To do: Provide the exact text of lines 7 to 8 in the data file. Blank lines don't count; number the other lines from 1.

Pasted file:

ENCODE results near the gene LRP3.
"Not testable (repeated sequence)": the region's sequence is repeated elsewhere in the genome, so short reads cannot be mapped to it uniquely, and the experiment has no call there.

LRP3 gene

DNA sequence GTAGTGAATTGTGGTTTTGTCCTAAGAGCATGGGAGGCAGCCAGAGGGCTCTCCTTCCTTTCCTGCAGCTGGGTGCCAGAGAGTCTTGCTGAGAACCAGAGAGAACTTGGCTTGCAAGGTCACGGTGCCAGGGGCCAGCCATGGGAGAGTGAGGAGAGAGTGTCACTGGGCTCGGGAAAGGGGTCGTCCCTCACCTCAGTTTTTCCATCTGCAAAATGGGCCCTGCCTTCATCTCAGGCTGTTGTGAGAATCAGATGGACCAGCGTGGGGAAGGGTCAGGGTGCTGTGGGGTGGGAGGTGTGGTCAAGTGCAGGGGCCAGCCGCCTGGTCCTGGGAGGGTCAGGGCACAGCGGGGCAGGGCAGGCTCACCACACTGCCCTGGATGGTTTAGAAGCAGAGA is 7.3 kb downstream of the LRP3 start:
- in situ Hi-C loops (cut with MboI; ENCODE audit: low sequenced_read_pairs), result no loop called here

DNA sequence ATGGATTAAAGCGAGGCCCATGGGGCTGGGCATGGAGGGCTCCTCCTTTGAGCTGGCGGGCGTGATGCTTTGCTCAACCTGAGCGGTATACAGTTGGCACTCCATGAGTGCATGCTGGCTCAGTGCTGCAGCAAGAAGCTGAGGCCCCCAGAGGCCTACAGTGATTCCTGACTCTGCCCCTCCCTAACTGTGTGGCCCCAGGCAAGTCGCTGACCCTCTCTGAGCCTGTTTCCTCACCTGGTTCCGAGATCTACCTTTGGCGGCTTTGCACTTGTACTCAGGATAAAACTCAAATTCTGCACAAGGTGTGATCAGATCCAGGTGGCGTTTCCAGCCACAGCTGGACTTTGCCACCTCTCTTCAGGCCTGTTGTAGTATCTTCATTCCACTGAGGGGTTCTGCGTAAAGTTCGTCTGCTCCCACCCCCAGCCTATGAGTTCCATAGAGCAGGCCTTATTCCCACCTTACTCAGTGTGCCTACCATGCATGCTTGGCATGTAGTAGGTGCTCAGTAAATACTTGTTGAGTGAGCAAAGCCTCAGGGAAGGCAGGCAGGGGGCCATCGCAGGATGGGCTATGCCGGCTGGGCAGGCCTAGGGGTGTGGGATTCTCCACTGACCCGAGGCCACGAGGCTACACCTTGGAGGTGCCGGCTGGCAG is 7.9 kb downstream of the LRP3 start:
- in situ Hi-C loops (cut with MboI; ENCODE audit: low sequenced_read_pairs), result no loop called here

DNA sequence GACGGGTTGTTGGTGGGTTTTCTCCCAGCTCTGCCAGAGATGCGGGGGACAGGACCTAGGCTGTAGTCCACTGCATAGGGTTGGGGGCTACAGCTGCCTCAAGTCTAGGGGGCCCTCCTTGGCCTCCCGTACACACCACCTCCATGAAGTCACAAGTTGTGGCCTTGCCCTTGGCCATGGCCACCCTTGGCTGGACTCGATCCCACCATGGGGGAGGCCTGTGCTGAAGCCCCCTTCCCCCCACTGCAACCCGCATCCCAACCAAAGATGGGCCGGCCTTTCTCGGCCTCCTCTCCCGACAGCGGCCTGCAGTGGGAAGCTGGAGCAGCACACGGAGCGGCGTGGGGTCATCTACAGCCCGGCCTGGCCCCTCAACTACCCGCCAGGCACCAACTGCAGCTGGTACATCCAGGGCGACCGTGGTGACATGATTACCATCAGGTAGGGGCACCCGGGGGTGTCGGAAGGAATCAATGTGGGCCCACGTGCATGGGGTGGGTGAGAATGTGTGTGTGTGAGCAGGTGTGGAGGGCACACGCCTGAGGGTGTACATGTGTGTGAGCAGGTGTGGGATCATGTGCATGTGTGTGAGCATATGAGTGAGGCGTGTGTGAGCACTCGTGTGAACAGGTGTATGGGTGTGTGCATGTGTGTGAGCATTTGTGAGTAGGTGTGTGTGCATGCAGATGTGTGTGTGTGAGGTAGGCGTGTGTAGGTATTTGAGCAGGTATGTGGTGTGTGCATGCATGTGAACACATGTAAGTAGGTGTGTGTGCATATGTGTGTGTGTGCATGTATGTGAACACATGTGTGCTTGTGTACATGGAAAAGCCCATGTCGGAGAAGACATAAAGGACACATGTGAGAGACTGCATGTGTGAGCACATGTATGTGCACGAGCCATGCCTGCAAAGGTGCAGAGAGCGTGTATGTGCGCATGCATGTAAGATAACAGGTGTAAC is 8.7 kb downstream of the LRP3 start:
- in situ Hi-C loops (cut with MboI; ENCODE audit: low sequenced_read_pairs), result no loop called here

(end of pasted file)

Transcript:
- in situ Hi-C loops (cut with MboI; ENCODE audit: low sequenced_read_pairs), result no loop called here

DNA sequence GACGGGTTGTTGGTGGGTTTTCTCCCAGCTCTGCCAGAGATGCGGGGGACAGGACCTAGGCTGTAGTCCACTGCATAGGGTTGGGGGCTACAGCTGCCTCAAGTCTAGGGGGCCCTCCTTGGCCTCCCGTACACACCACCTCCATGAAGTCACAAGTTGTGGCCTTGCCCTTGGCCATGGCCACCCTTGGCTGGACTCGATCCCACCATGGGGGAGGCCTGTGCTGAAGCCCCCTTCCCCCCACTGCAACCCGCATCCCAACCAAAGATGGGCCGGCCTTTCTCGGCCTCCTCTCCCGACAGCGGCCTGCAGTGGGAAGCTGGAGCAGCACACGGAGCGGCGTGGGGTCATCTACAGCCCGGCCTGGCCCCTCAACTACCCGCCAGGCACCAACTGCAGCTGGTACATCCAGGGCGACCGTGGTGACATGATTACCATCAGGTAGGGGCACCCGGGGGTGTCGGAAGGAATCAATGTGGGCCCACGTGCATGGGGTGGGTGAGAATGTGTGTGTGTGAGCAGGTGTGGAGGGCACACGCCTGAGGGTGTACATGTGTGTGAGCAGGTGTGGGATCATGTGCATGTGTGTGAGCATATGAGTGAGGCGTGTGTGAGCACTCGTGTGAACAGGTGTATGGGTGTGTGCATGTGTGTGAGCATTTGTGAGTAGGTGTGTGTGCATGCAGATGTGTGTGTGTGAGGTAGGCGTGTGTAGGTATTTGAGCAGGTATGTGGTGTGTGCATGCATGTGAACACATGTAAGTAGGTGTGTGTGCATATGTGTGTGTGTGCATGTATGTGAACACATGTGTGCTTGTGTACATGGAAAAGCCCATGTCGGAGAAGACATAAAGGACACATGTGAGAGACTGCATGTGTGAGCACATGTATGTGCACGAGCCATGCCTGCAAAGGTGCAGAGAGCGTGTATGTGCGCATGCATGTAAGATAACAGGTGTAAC is 8.7 kb downstream of the LRP3 start: